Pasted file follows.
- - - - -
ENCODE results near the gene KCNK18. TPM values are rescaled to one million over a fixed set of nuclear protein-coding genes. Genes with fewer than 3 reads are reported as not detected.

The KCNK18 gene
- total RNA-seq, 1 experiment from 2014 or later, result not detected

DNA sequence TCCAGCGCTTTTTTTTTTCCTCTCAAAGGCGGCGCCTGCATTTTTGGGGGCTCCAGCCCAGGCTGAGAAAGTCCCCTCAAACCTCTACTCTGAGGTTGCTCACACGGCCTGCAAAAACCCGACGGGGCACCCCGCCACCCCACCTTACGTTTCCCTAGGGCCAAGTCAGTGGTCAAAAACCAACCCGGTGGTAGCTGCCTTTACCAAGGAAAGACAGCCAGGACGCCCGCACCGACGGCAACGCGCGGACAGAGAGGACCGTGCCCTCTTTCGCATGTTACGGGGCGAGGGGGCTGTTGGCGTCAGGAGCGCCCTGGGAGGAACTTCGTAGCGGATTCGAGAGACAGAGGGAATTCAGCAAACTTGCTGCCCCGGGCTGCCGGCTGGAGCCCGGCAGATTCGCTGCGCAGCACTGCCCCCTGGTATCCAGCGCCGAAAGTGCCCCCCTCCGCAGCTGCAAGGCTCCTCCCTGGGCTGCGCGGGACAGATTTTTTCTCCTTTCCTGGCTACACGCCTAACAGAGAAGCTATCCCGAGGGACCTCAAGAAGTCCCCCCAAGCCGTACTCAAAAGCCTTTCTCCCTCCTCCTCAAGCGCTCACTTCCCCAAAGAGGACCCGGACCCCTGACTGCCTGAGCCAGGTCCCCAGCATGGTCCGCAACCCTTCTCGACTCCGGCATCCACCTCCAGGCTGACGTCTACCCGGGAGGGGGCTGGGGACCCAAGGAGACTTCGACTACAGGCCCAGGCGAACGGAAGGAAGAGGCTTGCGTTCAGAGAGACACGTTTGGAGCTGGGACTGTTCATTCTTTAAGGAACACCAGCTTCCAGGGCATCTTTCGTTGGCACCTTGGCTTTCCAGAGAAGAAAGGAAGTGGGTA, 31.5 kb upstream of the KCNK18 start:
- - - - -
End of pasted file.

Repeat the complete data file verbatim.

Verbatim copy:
ENCODE results near the gene KCNK18. TPM values are rescaled to one million over a fixed set of nuclear protein-coding genes. Genes with fewer than 3 reads are reported as not detected.

The KCNK18 gene
- total RNA-seq, 1 experiment from 2014 or later, result not detected

DNA sequence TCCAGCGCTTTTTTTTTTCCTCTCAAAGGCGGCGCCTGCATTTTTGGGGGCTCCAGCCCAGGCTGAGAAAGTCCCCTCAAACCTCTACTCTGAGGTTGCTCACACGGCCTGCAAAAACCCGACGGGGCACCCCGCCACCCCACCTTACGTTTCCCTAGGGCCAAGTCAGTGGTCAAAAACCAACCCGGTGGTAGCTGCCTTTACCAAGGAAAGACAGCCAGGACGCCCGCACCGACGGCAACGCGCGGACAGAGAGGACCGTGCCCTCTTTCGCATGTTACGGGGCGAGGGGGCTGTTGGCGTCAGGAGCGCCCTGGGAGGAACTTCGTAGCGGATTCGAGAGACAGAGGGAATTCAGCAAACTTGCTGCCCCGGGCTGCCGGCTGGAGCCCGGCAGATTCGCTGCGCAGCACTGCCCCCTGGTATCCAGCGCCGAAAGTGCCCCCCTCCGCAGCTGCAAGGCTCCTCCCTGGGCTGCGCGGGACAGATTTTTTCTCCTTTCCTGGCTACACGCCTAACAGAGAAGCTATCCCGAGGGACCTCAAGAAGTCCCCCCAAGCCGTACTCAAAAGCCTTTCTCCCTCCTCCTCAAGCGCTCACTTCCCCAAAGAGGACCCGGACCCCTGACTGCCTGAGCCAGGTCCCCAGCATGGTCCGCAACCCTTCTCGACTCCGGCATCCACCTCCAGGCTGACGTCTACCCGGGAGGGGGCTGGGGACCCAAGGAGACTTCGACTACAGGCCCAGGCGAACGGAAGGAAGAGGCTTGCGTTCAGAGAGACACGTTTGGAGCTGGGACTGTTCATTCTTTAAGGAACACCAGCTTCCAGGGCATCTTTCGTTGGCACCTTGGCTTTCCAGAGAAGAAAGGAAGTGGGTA, 31.5 kb upstream of the KCNK18 start: